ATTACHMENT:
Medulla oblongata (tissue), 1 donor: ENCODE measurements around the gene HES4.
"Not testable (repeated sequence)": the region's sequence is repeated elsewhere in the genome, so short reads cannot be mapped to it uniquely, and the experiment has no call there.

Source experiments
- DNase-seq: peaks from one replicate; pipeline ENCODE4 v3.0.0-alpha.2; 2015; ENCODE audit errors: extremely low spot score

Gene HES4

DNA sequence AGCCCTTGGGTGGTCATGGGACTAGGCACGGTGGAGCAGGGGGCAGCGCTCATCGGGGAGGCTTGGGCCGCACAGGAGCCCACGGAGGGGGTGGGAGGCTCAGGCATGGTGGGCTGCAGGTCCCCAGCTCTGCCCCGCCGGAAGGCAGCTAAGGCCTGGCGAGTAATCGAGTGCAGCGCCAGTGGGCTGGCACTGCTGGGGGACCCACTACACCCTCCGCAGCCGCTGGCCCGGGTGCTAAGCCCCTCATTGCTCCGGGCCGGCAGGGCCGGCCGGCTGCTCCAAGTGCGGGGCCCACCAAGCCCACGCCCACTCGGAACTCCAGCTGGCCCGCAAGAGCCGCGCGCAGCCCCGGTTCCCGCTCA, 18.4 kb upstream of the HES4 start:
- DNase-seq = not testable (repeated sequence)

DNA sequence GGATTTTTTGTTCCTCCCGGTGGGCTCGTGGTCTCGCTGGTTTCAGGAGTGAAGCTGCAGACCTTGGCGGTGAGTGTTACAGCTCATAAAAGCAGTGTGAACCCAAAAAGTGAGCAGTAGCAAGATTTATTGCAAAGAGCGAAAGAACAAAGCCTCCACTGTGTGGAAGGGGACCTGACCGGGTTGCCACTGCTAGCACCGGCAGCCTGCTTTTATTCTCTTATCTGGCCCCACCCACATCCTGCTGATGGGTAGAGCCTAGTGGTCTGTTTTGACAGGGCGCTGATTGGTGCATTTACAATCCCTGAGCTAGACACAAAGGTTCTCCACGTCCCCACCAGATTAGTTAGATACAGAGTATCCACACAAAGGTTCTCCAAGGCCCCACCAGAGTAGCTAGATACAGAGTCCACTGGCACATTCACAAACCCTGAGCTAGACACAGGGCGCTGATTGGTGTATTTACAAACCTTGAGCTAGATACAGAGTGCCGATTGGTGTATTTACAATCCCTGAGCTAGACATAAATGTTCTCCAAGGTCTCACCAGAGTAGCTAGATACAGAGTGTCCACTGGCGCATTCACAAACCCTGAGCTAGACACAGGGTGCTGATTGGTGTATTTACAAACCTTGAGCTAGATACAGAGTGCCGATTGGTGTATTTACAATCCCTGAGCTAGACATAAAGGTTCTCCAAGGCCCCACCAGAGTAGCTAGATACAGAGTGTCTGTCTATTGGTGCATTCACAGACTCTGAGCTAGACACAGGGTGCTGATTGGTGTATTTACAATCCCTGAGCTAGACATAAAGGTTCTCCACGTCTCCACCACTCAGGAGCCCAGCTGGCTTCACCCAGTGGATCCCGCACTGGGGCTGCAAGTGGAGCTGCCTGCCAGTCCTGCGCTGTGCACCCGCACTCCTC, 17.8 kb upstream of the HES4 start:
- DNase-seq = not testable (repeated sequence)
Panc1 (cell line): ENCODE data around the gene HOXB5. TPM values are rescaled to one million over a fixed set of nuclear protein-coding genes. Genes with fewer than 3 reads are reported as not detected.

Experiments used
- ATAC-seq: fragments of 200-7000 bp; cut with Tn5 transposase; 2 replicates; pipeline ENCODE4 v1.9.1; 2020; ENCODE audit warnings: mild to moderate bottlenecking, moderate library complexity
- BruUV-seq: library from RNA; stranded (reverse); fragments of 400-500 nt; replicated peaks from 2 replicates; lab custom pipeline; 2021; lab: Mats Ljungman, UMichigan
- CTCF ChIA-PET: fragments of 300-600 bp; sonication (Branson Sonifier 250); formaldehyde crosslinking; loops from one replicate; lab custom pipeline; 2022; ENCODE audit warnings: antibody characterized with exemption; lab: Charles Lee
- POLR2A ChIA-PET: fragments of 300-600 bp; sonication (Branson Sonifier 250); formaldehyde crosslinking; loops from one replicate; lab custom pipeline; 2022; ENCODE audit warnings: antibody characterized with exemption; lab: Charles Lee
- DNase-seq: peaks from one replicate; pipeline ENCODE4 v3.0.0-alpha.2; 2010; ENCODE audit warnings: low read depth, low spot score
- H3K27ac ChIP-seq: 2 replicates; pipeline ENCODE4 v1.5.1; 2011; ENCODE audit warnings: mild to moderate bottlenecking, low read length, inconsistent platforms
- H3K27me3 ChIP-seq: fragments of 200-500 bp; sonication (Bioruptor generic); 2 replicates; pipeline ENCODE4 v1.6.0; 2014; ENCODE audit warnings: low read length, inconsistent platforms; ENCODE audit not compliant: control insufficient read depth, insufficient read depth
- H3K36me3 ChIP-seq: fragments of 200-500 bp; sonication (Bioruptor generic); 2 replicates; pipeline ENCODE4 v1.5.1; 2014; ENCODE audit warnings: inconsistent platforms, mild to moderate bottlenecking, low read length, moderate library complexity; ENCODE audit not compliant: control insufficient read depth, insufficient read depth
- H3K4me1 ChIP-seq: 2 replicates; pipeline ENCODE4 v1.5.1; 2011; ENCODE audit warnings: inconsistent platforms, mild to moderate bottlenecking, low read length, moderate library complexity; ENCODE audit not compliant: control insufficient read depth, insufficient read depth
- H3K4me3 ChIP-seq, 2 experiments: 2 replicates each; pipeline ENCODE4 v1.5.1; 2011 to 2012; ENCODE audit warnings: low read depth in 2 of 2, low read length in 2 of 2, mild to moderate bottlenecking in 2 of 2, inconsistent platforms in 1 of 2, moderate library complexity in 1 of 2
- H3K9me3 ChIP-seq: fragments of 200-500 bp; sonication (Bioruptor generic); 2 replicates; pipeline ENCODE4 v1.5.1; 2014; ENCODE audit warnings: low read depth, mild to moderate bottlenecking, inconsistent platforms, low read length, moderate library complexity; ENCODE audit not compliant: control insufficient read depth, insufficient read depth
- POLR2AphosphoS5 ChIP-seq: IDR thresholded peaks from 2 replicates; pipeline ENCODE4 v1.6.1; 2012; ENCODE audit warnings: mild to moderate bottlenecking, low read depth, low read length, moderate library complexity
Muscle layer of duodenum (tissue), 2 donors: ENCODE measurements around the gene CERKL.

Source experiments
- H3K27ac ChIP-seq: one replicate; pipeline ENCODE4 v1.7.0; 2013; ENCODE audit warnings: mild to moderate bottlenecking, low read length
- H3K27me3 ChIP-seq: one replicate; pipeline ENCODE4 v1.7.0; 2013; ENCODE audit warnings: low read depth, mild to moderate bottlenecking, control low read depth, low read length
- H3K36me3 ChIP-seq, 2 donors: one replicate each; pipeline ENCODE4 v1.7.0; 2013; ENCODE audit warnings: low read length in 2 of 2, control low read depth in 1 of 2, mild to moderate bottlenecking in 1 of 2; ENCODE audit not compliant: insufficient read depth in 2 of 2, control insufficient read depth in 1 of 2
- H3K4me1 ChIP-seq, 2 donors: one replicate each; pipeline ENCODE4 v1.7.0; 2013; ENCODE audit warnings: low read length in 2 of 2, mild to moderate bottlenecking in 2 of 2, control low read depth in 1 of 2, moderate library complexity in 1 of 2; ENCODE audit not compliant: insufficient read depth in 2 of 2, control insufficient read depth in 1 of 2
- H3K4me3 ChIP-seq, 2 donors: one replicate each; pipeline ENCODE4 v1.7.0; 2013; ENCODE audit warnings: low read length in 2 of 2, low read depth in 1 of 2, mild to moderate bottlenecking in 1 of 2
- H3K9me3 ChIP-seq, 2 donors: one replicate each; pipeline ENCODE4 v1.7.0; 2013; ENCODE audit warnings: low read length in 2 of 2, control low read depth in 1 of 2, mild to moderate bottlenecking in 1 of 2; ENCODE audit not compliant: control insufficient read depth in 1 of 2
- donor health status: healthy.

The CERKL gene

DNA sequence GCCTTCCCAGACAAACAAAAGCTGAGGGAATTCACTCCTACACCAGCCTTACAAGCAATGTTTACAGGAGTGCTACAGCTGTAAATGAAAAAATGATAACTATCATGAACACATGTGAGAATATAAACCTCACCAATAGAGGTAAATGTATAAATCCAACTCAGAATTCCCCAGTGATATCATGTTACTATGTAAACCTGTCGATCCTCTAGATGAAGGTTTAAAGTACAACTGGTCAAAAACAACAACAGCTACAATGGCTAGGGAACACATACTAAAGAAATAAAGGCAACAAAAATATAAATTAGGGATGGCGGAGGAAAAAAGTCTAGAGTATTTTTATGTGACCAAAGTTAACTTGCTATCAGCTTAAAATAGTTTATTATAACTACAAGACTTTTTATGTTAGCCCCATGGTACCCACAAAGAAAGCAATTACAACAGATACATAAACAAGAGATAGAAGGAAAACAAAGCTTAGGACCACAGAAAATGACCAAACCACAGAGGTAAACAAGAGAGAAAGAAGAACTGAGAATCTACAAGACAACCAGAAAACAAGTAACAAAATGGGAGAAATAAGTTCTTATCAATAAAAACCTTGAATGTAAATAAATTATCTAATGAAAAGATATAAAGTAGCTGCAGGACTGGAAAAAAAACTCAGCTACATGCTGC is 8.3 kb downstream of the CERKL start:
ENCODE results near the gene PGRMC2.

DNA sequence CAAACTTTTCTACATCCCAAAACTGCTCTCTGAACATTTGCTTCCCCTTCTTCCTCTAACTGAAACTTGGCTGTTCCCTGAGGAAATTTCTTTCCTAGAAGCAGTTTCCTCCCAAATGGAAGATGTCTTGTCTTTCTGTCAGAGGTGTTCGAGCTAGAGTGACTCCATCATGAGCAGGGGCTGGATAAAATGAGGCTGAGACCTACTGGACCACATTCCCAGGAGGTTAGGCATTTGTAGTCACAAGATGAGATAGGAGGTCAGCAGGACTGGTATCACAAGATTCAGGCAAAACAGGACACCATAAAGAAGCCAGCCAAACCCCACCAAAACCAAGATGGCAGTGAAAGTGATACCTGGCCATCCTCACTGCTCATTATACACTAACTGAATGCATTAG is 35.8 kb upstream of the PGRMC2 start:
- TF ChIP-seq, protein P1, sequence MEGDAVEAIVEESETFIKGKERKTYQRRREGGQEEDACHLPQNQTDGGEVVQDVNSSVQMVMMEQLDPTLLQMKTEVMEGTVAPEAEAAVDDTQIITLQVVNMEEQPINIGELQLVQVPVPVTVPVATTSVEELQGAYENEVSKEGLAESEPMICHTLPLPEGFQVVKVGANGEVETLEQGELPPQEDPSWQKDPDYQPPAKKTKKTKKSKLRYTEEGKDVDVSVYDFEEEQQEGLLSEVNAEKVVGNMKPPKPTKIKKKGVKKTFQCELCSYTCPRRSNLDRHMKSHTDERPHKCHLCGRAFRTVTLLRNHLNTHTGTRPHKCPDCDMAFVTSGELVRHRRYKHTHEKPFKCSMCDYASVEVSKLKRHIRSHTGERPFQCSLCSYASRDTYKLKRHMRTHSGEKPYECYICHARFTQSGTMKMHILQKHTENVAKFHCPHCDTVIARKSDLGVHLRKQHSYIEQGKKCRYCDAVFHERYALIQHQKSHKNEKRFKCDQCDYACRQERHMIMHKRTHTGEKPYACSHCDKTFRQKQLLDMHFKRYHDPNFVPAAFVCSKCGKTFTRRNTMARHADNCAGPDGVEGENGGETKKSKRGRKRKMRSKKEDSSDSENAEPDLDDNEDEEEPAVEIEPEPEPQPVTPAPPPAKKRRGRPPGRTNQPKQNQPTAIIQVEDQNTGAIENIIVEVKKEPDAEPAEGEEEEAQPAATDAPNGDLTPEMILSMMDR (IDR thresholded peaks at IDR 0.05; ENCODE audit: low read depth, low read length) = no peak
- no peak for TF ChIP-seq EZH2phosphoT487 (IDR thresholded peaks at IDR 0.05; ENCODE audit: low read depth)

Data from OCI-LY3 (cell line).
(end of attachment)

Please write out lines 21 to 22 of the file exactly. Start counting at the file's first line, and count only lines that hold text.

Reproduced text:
- H3K4me3 ChIP-seq, 2 experiments: 2 replicates each; pipeline ENCODE4 v1.5.1; 2011 to 2012; ENCODE audit warnings: low read depth in 2 of 2, low read length in 2 of 2, mild to moderate bottlenecking in 2 of 2, inconsistent platforms in 1 of 2, moderate library complexity in 1 of 2
- H3K9me3 ChIP-seq: fragments of 200-500 bp; sonication (Bioruptor generic); 2 replicates; pipeline ENCODE4 v1.5.1; 2014; ENCODE audit warnings: low read depth, mild to moderate bottlenecking, inconsistent platforms, low read length, moderate library complexity; ENCODE audit not compliant: control insufficient read depth, insufficient read depth